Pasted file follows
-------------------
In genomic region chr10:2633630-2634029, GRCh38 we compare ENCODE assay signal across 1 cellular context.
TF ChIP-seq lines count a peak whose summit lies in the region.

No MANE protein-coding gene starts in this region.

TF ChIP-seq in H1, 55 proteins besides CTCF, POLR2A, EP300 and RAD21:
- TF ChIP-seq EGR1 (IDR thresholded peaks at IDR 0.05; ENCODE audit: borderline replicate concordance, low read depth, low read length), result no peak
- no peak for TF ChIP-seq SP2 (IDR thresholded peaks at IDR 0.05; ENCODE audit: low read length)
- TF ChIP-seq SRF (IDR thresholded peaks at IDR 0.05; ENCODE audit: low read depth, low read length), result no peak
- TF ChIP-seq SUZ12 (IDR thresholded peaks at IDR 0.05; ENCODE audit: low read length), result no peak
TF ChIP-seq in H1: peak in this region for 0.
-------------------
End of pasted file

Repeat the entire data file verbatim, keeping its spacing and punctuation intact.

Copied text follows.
In genomic region chr10:2633630-2634029, GRCh38 we compare ENCODE assay signal across 1 cellular context.
TF ChIP-seq lines count a peak whose summit lies in the region.

No MANE protein-coding gene starts in this region.

TF ChIP-seq in H1, 55 proteins besides CTCF, POLR2A, EP300 and RAD21:
- TF ChIP-seq EGR1 (IDR thresholded peaks at IDR 0.05; ENCODE audit: borderline replicate concordance, low read depth, low read length), result no peak
- no peak for TF ChIP-seq SP2 (IDR thresholded peaks at IDR 0.05; ENCODE audit: low read length)
- TF ChIP-seq SRF (IDR thresholded peaks at IDR 0.05; ENCODE audit: low read depth, low read length), result no peak
- TF ChIP-seq SUZ12 (IDR thresholded peaks at IDR 0.05; ENCODE audit: low read length), result no peak
TF ChIP-seq in H1: peak in this region for 0.